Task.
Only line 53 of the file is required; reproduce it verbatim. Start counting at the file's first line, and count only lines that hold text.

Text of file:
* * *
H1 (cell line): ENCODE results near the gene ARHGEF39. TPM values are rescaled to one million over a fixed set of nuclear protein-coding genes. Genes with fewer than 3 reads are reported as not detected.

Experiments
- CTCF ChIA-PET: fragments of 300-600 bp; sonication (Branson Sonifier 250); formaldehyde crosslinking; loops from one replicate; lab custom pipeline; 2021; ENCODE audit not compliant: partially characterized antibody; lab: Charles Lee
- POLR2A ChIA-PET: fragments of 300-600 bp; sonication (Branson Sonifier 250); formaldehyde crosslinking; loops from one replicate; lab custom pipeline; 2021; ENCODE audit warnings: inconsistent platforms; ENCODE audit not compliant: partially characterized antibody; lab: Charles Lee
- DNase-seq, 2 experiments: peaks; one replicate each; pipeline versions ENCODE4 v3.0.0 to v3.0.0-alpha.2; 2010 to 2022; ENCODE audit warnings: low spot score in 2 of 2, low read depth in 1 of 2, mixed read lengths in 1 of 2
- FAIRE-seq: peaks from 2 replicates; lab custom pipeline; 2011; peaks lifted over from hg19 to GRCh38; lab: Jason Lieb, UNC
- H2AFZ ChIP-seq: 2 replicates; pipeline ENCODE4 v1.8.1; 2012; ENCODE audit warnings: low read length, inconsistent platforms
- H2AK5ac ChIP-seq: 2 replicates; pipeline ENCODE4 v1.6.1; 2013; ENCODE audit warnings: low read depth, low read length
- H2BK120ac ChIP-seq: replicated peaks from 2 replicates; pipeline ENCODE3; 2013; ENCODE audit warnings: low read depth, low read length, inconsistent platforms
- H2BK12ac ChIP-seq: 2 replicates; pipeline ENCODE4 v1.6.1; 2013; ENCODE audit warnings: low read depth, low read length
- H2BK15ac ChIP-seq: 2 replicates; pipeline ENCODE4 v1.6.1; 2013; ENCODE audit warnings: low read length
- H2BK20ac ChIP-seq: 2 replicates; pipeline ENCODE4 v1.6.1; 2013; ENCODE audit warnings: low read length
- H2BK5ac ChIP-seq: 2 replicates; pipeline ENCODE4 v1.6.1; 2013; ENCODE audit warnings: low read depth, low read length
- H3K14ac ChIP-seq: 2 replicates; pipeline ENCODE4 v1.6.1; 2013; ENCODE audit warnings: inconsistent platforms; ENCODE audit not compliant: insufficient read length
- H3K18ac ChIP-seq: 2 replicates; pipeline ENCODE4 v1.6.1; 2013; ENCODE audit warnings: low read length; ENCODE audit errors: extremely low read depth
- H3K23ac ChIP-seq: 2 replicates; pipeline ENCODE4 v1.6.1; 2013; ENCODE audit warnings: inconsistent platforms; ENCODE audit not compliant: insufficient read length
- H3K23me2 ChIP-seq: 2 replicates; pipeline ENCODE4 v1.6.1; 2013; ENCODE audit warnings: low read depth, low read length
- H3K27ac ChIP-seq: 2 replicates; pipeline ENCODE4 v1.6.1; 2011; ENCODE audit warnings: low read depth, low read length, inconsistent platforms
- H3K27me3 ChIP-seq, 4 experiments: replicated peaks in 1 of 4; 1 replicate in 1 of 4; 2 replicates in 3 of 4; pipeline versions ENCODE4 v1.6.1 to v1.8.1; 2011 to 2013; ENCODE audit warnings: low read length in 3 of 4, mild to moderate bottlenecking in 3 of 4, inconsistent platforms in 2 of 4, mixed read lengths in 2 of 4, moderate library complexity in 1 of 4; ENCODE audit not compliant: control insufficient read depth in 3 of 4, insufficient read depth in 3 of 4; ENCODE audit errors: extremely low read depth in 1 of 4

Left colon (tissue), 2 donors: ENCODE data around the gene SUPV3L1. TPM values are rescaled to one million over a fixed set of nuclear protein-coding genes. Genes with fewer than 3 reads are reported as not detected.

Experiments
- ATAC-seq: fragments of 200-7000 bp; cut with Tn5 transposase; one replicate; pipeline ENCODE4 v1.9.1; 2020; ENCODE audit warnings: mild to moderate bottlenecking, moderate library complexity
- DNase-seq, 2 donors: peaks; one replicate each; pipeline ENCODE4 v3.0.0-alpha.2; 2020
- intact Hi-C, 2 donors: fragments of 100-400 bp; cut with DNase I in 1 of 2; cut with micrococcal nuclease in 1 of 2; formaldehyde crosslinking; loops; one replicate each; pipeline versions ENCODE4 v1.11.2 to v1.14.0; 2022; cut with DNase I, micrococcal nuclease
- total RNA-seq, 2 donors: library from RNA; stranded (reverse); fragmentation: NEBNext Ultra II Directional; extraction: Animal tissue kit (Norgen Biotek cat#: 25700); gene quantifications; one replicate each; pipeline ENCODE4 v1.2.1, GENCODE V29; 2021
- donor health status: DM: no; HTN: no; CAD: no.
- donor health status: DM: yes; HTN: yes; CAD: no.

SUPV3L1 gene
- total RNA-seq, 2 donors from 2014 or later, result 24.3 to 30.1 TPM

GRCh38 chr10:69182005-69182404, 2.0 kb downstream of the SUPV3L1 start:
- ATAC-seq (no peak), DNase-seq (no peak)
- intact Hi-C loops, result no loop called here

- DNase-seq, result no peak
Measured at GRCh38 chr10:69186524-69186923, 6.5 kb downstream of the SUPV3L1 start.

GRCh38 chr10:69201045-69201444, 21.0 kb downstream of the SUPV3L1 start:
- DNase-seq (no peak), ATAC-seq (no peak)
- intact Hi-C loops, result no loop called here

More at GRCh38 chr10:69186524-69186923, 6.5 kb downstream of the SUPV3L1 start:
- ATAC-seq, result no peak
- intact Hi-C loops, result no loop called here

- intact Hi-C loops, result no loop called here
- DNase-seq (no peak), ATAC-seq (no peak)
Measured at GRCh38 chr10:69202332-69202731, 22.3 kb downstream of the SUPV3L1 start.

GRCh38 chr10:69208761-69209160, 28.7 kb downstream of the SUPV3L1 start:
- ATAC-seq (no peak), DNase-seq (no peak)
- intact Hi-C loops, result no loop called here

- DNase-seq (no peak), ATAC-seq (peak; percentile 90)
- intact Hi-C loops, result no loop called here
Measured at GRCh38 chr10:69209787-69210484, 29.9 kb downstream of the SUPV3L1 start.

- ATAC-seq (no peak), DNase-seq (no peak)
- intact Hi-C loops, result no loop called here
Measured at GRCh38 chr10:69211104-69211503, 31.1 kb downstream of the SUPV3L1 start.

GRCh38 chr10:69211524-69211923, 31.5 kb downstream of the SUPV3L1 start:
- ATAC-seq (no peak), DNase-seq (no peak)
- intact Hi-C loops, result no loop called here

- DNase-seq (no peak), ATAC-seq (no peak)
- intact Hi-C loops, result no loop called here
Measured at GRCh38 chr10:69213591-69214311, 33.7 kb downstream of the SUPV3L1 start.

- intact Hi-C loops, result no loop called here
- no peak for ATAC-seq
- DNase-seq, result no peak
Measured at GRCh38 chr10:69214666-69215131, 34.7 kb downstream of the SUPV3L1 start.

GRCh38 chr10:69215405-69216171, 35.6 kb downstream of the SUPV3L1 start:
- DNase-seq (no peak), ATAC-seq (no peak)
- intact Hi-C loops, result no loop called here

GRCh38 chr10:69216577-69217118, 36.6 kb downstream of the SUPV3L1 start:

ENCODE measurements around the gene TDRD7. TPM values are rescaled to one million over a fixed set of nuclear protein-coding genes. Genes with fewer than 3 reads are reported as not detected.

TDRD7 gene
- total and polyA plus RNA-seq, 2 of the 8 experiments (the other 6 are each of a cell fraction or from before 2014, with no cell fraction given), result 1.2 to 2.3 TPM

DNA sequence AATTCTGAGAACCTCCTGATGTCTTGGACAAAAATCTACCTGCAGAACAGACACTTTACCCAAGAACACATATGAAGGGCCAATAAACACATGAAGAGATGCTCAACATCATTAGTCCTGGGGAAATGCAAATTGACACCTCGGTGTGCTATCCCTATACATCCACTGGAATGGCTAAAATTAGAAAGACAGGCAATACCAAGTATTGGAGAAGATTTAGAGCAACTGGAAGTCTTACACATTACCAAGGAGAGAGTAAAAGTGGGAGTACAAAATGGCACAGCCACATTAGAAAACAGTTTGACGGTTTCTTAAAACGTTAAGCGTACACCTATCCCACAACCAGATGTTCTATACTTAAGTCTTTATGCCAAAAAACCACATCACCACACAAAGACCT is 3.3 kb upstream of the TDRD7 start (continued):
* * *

GRCh38 chr10:69211524-69211923, 31.5 kb downstream of the SUPV3L1 start: